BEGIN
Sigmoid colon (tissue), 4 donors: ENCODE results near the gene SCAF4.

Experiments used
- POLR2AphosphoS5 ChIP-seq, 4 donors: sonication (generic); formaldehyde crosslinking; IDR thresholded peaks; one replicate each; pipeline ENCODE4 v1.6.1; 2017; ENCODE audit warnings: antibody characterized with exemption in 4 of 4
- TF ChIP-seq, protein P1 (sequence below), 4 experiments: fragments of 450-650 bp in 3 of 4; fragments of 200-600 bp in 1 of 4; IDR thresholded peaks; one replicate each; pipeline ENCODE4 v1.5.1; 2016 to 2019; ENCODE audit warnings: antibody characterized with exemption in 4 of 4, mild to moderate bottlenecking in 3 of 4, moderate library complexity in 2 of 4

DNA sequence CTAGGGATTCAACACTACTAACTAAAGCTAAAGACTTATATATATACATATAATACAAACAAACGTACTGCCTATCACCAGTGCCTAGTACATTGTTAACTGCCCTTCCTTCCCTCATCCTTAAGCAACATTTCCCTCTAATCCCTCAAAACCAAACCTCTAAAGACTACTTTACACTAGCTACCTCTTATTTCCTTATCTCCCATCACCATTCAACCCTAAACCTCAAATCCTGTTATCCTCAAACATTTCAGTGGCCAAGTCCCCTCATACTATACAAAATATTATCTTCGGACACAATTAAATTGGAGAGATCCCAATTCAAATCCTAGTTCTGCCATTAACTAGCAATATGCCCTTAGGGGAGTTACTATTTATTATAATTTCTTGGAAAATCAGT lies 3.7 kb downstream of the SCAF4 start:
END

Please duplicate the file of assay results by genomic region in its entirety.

Sigmoid colon (tissue), 4 donors: ENCODE results near the gene SCAF4.

Experiments used
- POLR2AphosphoS5 ChIP-seq, 4 donors: sonication (generic); formaldehyde crosslinking; IDR thresholded peaks; one replicate each; pipeline ENCODE4 v1.6.1; 2017; ENCODE audit warnings: antibody characterized with exemption in 4 of 4
- TF ChIP-seq, protein P1 (sequence below), 4 experiments: fragments of 450-650 bp in 3 of 4; fragments of 200-600 bp in 1 of 4; IDR thresholded peaks; one replicate each; pipeline ENCODE4 v1.5.1; 2016 to 2019; ENCODE audit warnings: antibody characterized with exemption in 4 of 4, mild to moderate bottlenecking in 3 of 4, moderate library complexity in 2 of 4

DNA sequence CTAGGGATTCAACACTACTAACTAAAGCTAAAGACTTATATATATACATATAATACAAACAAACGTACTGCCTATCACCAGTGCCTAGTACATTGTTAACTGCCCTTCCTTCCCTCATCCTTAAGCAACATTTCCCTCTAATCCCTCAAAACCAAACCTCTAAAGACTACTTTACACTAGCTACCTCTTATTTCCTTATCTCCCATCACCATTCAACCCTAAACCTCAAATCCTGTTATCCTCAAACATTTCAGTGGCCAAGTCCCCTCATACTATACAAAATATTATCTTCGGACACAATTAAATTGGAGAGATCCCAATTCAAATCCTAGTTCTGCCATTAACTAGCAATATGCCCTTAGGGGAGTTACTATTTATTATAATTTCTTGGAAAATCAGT lies 3.7 kb downstream of the SCAF4 start: